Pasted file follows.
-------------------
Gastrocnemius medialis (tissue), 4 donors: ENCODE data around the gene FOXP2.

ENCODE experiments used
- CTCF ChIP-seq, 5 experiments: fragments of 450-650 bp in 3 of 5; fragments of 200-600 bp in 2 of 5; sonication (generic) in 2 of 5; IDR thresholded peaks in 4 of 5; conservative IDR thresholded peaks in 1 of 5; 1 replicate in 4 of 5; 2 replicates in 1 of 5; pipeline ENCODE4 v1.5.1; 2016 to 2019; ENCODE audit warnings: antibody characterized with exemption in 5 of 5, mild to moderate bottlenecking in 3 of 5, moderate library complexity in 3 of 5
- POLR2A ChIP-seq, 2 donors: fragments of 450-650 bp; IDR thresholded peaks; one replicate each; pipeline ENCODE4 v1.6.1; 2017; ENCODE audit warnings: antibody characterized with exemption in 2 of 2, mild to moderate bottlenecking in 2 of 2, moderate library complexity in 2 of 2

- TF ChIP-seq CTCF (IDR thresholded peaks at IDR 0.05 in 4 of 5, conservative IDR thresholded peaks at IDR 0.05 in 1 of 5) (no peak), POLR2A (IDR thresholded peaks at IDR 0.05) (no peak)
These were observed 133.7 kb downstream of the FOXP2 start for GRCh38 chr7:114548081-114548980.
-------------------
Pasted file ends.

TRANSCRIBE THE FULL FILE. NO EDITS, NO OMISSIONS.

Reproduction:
Gastrocnemius medialis (tissue), 4 donors: ENCODE data around the gene FOXP2.

ENCODE experiments used
- CTCF ChIP-seq, 5 experiments: fragments of 450-650 bp in 3 of 5; fragments of 200-600 bp in 2 of 5; sonication (generic) in 2 of 5; IDR thresholded peaks in 4 of 5; conservative IDR thresholded peaks in 1 of 5; 1 replicate in 4 of 5; 2 replicates in 1 of 5; pipeline ENCODE4 v1.5.1; 2016 to 2019; ENCODE audit warnings: antibody characterized with exemption in 5 of 5, mild to moderate bottlenecking in 3 of 5, moderate library complexity in 3 of 5
- POLR2A ChIP-seq, 2 donors: fragments of 450-650 bp; IDR thresholded peaks; one replicate each; pipeline ENCODE4 v1.6.1; 2017; ENCODE audit warnings: antibody characterized with exemption in 2 of 2, mild to moderate bottlenecking in 2 of 2, moderate library complexity in 2 of 2

- TF ChIP-seq CTCF (IDR thresholded peaks at IDR 0.05 in 4 of 5, conservative IDR thresholded peaks at IDR 0.05 in 1 of 5) (no peak), POLR2A (IDR thresholded peaks at IDR 0.05) (no peak)
These were observed 133.7 kb downstream of the FOXP2 start for GRCh38 chr7:114548081-114548980.